A Day In The Life of a UCD Student

3 April 2020

"After a whole month of doing absolutely nothing in London, the realisation that I would have to get back to work hit me like a train". In her third vlog Joanna explains what a day in the life of a UCD student is like.


After a whole month of doing absolutely nothing back in London, the realisation that I would have to actually get back to work hit me like a train. Naturally, I took a bunch of precautions to make sure I wouldn’t suffer from academic whiplash while getting back into the swing of things. And although I dearly miss UCL and the half-calming, half-unsettling presence of Bentham, I was excited to finally drink a pint of Guinness in the only place where it tastes right.

Step one: reschedule my classes so I no longer have Nine AMs.

Then, take a mental note to never make that mistake again. Nine AMs in London are awful in their own way, with the dreaded work rush on the tube, but Dublin has its own brand of evil, and it comes in the form of constant rain. Add that to five hours of sleep on a Monday, and ruin your mood for the entire day.

Step two: figuring out soc events.

While I sang praises for the cheap, cheap price of joining any society at UCD (damn you, £10 UCL History Soc fee!), I have to say their way of organising things is also very uhhh… UCD. In this case, that means it’s very last minute and planned for the short-term, so actually organising your calendar for, let's say two weeks in advance, is impossible.

Most societies email the weekly schedule on Monday morning, and by the time you wake up, there’s already an event ongoing that you’re bound to miss.

In spite of their planning flaws, soc events are always a nice way to unwind after classes, and I’m eternally grateful for their provision of free tea and coffee in the mornings.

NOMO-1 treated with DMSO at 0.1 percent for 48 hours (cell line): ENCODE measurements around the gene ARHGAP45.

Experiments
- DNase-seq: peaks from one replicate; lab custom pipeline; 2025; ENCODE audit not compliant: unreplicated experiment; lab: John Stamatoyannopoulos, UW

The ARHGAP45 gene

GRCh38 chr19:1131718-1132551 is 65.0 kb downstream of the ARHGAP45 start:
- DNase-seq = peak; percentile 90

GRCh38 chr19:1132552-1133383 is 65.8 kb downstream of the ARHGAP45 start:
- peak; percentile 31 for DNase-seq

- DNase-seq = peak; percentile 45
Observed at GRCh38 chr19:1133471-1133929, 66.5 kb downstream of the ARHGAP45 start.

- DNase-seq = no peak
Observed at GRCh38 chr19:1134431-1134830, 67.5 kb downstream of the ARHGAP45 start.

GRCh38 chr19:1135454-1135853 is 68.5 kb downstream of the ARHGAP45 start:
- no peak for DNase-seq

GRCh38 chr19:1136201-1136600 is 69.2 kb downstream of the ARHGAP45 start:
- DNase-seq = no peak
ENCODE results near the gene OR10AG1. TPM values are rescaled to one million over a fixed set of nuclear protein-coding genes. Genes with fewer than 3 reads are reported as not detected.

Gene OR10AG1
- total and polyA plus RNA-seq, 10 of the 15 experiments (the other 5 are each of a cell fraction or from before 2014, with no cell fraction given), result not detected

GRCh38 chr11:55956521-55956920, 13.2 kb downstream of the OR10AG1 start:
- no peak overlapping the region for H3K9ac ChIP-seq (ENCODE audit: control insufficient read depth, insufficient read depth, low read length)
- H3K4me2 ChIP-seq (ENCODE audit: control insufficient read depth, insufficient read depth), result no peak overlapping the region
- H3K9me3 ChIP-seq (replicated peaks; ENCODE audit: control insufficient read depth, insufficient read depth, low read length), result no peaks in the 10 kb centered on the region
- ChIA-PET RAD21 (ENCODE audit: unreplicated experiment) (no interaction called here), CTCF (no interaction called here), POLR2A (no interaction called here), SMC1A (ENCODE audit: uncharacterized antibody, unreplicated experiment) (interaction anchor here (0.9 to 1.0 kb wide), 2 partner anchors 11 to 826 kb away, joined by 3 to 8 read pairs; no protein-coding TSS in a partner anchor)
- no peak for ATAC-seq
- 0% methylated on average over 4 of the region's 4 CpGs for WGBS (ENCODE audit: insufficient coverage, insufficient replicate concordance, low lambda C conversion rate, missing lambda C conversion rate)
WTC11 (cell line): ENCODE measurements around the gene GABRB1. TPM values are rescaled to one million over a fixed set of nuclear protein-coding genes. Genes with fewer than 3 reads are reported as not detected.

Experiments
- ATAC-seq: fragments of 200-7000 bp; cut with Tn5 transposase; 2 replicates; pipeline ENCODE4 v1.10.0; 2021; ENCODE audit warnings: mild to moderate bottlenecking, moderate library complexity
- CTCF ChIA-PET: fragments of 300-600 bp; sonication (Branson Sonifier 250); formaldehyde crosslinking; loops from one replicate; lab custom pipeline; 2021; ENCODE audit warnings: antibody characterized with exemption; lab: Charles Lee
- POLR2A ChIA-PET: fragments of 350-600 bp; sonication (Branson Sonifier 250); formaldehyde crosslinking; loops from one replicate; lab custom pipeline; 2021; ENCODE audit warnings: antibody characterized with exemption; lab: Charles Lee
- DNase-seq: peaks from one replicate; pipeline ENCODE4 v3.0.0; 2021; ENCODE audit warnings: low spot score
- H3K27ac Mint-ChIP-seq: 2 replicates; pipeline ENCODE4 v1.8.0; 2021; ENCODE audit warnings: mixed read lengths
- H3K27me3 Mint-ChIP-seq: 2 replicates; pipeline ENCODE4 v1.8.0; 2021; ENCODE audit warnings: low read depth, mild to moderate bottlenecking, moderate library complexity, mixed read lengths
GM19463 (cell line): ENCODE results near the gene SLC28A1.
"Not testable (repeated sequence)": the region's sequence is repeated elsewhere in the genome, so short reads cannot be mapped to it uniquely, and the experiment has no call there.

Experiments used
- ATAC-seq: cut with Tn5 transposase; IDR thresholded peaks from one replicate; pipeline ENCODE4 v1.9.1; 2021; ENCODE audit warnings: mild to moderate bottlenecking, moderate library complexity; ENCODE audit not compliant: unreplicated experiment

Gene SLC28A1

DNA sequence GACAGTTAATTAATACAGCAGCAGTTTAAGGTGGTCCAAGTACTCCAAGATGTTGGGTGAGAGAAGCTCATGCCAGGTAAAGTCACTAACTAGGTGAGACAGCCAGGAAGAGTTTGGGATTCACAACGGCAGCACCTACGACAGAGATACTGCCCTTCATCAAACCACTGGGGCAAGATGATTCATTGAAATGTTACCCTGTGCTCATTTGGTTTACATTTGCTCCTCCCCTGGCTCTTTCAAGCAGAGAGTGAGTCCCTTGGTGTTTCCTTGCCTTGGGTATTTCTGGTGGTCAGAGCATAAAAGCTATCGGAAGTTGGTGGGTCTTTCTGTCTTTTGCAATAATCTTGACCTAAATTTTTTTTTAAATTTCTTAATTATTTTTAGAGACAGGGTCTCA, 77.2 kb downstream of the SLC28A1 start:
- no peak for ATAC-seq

Step three: actually attending classes.

It’s almost as if we still pay for our year abroad and have to put in effort into studying. Not that any of us aren’t trying their very best. I swear I spend most of my days reading and writing essays and definitely not hanging out in questionable pubs.

Classes are pretty similar to UCL structure of course - lectures, seminars, tutorials, we all know the drill by now. And of course the first week is still tinged with sweet, sweet sloth, and none of your professors actually expect you to do the reading (thank god).

Half of the first lecture is dedicated to explaining the module handbook and assessment, and the last few minutes are peppered with some trivial facts about the course that you will never use in revision.

Aside from a couple of late nights (read: I head home around 11, before the buses stop running - life without a night bus service isn’t a life worth living.) and hanging out around the city centre’s copious pubs with friends, my first few days back were just as chilled as I expected them to be.


By: Joanna Pruchniewska